A CALL TO ACTION
Welcome to our EARTH SAVERS webpage. AADC is committed to supporting environmental awareness. Each month author Jody Brady gives us information and tips on how to be more friendly to the environment. Your comments and tips are welcome. Scroll down if you would like to comment. Comments are curated and may not appear immediately.
Food For Thought
If we care about protecting our Earth, we need to be aware the world’s existing food systems. Earth’s food systems need to be modified, and soon! What is a “food system.” This term refers to the production, processing, and distribution of food throughout the world. The way in which each individual purchases food, as well as the eating habits of each individual play a strong role in these systems. If we want to improve things, we need to adjust our own purchasing and eating habits.
Today’s food systems have terrible flaws. One in seven people today still do not have access to sufficient food. How ironic that another one in seven people today is over-fed.
Unfortunately, the true goal of the global food systems is profit. Because of this profit motive, food systems are responsible for a full one-third of greenhouse gas emissions. Food systems are also a key driver of deforestation. They strongly contribute to the loss of many life forms, contributing greatly to the risk of extinction of more than 28,000 species. Only recently has this become an issue at global environmental meetings.
The question is this: how much forest land has been destroyed to be replaced by agriculture? In an effort to understand this, researchers studied seven different food products were studied. The seven products studied were:
Together these seven products share responsibility for 57 percent of tree cover loss. This is important because as trees grow, they absorb and store the carbon dioxide emissions that contribute to global warming.
Raising cattle is the major offender. Cattle emissions account for 36 percent of tree loss. These are followed closely by the other six products. In all, these seven products alone, account for 57 percent of all tree cover loss due to agriculture between 2001 and 2015. This affects climate change and food insecurity.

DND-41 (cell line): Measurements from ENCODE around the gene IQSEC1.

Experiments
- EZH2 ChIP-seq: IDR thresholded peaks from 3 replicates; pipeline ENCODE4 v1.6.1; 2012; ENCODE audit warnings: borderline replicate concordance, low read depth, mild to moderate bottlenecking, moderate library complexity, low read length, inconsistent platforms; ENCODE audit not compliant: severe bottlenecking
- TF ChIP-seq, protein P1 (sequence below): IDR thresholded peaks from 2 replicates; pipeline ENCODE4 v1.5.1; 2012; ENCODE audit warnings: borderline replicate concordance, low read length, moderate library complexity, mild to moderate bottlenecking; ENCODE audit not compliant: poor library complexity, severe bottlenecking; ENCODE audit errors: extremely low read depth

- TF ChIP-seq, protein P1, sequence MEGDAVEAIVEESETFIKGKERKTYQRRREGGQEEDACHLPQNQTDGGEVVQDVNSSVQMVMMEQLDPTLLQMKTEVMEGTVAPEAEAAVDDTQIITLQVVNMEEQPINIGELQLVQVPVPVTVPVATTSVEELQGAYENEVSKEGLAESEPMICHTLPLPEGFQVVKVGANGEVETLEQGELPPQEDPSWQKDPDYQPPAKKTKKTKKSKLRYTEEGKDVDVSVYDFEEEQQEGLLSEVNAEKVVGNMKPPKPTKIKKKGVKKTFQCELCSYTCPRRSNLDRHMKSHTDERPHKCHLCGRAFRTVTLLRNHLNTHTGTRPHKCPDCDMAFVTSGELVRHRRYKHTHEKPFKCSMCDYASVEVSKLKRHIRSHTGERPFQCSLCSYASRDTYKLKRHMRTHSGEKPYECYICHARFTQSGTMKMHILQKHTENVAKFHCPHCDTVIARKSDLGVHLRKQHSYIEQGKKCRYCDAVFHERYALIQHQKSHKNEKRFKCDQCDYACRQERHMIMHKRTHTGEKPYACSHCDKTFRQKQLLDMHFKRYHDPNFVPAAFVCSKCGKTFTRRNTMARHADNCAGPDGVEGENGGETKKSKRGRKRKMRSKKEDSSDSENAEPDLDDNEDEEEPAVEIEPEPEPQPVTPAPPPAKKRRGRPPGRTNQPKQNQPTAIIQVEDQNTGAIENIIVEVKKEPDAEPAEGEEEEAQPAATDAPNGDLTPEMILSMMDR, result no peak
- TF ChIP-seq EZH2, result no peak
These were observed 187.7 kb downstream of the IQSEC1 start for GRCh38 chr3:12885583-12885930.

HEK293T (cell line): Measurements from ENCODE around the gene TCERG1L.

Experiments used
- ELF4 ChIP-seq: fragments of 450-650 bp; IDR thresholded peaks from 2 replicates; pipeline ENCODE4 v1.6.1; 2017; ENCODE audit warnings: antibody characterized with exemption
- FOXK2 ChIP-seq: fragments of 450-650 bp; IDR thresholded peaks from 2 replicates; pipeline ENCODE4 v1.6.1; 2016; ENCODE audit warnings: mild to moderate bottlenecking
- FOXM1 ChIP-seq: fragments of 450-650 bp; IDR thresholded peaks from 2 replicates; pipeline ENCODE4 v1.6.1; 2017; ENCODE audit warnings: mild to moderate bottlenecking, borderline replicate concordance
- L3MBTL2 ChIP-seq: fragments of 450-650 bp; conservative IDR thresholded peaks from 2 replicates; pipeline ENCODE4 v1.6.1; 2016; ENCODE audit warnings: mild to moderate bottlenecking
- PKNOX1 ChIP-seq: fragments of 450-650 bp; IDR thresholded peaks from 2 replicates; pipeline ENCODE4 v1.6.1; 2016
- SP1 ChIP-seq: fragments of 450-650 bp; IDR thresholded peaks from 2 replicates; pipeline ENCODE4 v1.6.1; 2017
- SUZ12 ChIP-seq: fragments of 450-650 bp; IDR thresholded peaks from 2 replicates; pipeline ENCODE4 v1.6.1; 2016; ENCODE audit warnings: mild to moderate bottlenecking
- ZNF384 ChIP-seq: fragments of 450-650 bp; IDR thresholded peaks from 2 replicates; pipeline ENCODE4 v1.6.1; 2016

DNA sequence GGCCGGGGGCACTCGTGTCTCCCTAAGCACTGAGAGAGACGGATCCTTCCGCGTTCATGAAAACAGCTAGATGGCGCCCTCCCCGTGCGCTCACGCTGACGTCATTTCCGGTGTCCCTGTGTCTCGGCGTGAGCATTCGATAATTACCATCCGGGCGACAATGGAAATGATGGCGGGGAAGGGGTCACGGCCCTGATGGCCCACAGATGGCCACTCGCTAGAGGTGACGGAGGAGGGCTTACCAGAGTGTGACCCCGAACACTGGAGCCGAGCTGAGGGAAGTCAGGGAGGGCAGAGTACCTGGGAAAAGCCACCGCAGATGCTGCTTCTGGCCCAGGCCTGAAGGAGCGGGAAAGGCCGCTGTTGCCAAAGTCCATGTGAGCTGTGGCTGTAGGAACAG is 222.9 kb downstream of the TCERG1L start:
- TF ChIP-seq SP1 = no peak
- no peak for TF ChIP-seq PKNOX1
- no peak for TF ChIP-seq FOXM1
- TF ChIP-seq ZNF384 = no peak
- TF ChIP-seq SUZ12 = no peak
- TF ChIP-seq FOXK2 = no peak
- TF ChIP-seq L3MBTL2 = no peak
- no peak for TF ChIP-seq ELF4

What can I do?
As individuals, we can reduce food waste at home. Private households in the U.S. are responsible 39 percent of food waste, more than restaurants, grocery stores, or farms. Private households produce twice the emissions of commercial aviation. We need to change our habits.
Buy Less – Shop With a Plan – Create Meal Plans – Freeze Left-Overs
The production and transportation of food that doesn’t get eaten is a major part of food’s carbon footprint. In addition, when food rots in landfills, it generates methane, a greenhouse gas far more potent than carbon dioxide. Let’s all take the pledge to buy more carefully and waste less.
What else can I do?
Plant a tree. Food systems are hard to change, but the damage they do to trees can be reversed by everyone making planting trees a priority. As trees grow, they absorb and store the carbon dioxide emissions that are causing the earth to heat. Many researchers believe restoring forests is overwhelmingly the most powerful solution to climate change. Studies show that worldwide, trees could absorb two-thirds of all harmful emissions.
Another important effort is to replace damaged or dead trees. If you know people that lost trees due to recent fires, the US. Department of Agriculture has a Disaster Assistance Emergency Forest Restoration Program. This program can help to restore the same trees that were lost.
Air travels! It’s a global problem. We need global solutions. If you can’t plant – donate to an organization that plants.
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